The Other Bubbly
Around this time of year most people expect wine articles to focus on Champagne or Sparkling wines for the holidays. I thought that it might be fun to focus on the “Other Bubbly”—world class beers. Well-made beers have the complexity and flavor to be paired with a variety of foods. I recently learned that understanding and appreciating fine ales and lagers takes many of the same skills used to appreciate fine wines.
In August, I was one of eight judges for the Maryland Governor’s Cup Wine Competition. Usually this would be the last place I would expect to meet a world class beer maker, but I was dead wrong. Hugh Sisson, founder of Clipper City Brewery and former owner of Sisson’s brewpub, was on my judging team. I was amazed by his wine knowledge and tasting abilities. I figured someone with these skills must make great beer, so I jumped at the opportunity to tour his brewery.
Opened in 1995, Clipper City Brewery has an amazing line-up of beers in a variety of styles—from light golden ales to dark imperial stout and even a raspberry-flavored beer! I was given a tour of the facility and a quick Beer Making 101 course. Beer is made from four simple ingredients: malted grain (usually barley), hops, water, and yeast. Barley is malted to make it water soluble. The malting process is simple. First, the barley is soaked in water, then allowed to sprout, and finally dried in a kiln. Higher in starch content, malted barley is crushed and added to hot water in a mash mixer where the starches are converted to sugar. Solids are separated out and this sweet water is now considered the wort. The wort is then boiled and hops are added, depending on the flavor and style desired by the brew master. Hops are flowers that can be used at various times in the process to add either bitterness or floral aspects to the beers. I was able to hold a handful of hops during my tour and the smell is wonderful and fragrant. The final stages are fermentation, bottling, and labeling.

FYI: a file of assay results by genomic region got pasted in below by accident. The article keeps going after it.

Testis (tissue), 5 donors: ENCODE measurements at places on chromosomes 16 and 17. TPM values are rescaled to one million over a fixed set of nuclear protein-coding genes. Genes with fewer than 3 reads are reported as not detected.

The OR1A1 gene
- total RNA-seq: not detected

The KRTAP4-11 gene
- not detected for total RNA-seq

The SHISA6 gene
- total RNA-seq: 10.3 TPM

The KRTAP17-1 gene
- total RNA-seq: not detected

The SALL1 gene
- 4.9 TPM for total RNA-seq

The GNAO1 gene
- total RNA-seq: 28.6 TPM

After my beer making refresher course, we sampled a variety of beers. It was in this moment that I truly came to appreciate the differences in Hugh’s beers. All beers fall into one of two categories, lagers or ales. Lagers tend to be lighter and crisper tasting but lack some of the more complex fruit flavors found in fine ales. I tasted the Clipper City Gold Ale, which was clean, floral, and refreshing next to the Über Pils Lager with a toasty nose and a bolder, bitter finish. We then moved on to taste the Loose Cannon IPA with its floral notes and subtle bitter finish next to the fuller bodied, bold bitterness of the Winter Storm. Tasting these beers side by side, along with Hugh’s passionate description of each, gave me a fuller appreciation for the “Other Bubbly.” These beers have all the flavor, complexity, and style of fine wines with a casual elegance. Next time you want something bubbly, consider a fine ale or lager—raise your glass and make a toast to the “Other Bubbly!”
If you want to tour Clipper City Brewery, visit their website at www.clippercitybeer.com or call 410-247-7822 for a schedule of tour dates which include a sampling of beers.